We read a blog post from Keith Robison describing his miserable day and thought - “Isn’t Treefinder solving his problem?” Quotes from Robison’s blog post are below -
Miserable day today - spent my entire day wrestling with bad formats and flaky tools and trying to bull my way past them, leading to many a mad expostulation. The whole day down in the pit, with the pendulum of multiple deadlines swinging just over my head.
Let’s go back to today’s nightmare. I’m in the middle of trying to generate some pretty phylogenetic trees marked up based on metadata for the sequences and with confidence information on the tree topology. Doing this well often involves a cycle of aligning the data, marking up the tree and then discovering some glitch in the input data or the metadata.
Since this is what a lot of folks do, there should be great tools out there, right? Perhaps lying around in plain sight? Perhaps, but that’s not my experience.
First, there’s a plethora of programs for each stage of the process. Multiple aligners for protein? Well, there’s Clustal Omega, MUSCLE, MAFFT and probably a few dozen more. Each offers a different array of possible alignment outputs. Then a wealth of tree generation programs, with again a raft of formats.
Phylogenetic formats: – I feel immured by them. There’s Newick, named after New Hampshire seafood restaurant (which is why it is sometimes called New Hampshire format). There’s an extended version of Newick. There’s Nexus format. Two different XML standards: PhyloXML and NeXML. The venerable PHYLIP format. And that’s the tip of the iceberg.
I’ve seen things you people would not believe. The first problem, beyond the sheer cacophony of different formats, is that different programs support different ones – and often badly. For example, the Mr.Bayes software for estimating tree confidence (for large trees, in geologic time, unless it crashes), will write in Nexus format – and then refuse to read its own output! Perl’s Bio::TreeIO happily generates XML files that many other programs won’t read, complaining about tags that don’t belong – somebody is just plain wrong here! Ditto the various tree viewers / editors that refused to consume the XML generated by upstream programs. And at least one of these packages insists that everything after the angle bracket in a FASTA file is part of the unique identifier, which it then has the temerity to complain contains spaces!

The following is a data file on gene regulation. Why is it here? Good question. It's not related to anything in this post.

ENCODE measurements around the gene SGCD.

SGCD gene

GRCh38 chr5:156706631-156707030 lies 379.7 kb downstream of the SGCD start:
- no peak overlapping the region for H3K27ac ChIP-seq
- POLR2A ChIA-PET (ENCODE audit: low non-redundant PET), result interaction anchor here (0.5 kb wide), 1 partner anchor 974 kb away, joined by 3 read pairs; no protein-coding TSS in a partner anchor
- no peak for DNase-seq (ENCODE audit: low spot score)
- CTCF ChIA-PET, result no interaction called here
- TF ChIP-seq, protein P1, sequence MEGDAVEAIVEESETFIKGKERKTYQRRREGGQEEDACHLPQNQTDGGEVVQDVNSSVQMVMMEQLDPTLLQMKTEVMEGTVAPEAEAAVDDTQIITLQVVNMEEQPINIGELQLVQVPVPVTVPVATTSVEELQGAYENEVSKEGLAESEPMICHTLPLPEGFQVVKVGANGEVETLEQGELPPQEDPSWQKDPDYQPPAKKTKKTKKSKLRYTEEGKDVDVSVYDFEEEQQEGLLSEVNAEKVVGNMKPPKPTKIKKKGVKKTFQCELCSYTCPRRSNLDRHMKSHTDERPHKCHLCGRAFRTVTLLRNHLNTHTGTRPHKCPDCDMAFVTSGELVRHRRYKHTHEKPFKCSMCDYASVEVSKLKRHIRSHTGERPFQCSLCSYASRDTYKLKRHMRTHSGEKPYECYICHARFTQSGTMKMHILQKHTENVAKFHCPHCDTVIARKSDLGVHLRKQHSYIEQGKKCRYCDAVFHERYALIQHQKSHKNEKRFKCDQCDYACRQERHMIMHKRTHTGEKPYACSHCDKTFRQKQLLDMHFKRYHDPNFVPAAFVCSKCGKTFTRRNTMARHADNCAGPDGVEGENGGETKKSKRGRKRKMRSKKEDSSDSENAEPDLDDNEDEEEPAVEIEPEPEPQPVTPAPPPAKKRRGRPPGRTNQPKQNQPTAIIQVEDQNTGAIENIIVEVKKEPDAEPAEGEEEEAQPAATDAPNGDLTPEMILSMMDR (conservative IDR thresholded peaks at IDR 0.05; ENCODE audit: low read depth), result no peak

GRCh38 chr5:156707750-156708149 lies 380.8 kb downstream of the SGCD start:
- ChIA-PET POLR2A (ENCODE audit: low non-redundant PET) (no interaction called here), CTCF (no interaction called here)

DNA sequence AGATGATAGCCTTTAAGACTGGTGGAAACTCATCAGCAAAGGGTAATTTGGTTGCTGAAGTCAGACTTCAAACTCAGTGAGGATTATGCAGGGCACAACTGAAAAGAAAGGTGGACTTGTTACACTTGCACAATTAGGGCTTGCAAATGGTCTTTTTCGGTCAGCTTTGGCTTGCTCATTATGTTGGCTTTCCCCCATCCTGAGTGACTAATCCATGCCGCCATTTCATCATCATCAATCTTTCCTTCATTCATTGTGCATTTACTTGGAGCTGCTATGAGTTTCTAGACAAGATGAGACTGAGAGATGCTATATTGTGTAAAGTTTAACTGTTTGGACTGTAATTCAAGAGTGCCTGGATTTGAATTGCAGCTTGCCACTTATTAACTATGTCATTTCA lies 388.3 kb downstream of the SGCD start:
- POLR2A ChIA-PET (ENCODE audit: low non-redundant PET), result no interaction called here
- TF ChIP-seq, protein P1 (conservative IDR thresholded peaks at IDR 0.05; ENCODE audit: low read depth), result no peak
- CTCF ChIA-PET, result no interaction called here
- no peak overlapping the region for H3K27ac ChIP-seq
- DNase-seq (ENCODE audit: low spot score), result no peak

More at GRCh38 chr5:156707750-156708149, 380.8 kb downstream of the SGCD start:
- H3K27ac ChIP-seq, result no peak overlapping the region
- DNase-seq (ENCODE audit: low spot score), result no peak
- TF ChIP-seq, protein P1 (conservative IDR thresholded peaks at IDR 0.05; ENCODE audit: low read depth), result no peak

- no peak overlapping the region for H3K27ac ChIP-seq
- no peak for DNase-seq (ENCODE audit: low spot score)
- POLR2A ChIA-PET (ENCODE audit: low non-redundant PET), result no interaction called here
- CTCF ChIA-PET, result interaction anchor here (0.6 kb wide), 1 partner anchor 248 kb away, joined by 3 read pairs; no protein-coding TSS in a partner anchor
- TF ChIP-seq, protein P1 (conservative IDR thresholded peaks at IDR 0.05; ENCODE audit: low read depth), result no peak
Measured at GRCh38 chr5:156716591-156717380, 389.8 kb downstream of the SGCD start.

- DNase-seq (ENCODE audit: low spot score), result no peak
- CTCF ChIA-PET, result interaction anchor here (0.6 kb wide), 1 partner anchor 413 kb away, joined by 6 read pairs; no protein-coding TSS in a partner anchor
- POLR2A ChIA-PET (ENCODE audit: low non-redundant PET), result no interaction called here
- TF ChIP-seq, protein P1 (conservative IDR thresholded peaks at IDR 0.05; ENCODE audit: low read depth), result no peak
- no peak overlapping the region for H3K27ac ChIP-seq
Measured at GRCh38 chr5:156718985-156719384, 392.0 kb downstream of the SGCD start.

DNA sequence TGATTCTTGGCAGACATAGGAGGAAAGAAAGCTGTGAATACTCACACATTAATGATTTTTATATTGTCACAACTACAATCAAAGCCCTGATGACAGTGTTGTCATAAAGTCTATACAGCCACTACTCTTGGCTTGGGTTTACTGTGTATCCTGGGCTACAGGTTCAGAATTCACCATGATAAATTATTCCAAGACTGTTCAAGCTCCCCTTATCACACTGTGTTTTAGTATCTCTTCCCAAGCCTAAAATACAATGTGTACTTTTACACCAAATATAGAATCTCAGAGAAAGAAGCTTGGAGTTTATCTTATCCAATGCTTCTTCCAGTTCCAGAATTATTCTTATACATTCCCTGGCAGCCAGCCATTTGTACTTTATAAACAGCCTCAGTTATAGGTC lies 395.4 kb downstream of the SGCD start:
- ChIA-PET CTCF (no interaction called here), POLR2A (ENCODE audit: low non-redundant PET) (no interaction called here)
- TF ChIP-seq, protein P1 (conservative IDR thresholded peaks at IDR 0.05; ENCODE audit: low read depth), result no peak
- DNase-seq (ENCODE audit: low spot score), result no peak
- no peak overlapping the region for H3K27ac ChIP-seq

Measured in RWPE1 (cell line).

We bring up Treefinder here, because our reader Oli wrote an interesting comment in response to Gangolf Jobb’s interview -
Its nice when people are able to do what Gangolf has dine. It proves that we live in a demoracy, which is ironic, considering why hes doing it!
In an alternative world, Gangolf could be rich, if only he had grasped the concept of capitalism. He has created software which has a very narrow range of users, but those people must use it as part of their work. Using the same licencing concept that has made him a bad person in the eyes of academics, he could have charged a fee for every document that included records created with his software. In fact, he could have given them the software for free, and only charged when it was published. That fee could have been $100 per report, and the report funders would have paid it!
He could have been very rich by today, but was too stupid and blinkered to realise that the world is a complex flow of a billion different actions and variables, and nobody actually controls it, or influences it or anything as simplistic.
There are people who believe they can make things happen. When enough other people believe in them, things happen.
To which Jobb replied -
Oli, democracy means that a state does what people want, not that a state ignores what people want but at least does not punish the critics. We definitely do not have genuine democracy in Germany, nor in the EU, nor in any western country. Except, maybe, in Switzerland.
Let us calculate how stupid it really was not to charge for Treefinder: 100 Euros (I am in Europe) per published report, multiplied by some 1000 publications so far, is some 100000 Euros. Divided by more than a decade of hard work is per year much less than social wellfare telling from the way you calculate you cannot be rich yourself, so better do not advise others how to become rich. The professors who refused to pay me decently for my work earn 100000 Euros in one and a half years. The immigrant programmers they hired in maybe two or three years.
The reason why scientific work is usually funded by tax money is that one normally cannot sell the results well.
Based on Keith Robison’s post, clearly there is a need for user-friendly phylogeny program. Is treefinder a commercially viable solution, as Oli suggests? Are you willing to pay a hard-working independent bioinformatician developing programs useful for the community, or will you only choose grant- funded free programs for your work?
Also, speaking of software related to evolutionary biology, the readers may find this new paper (“The State of Software in Evolutionary Biology”) informative.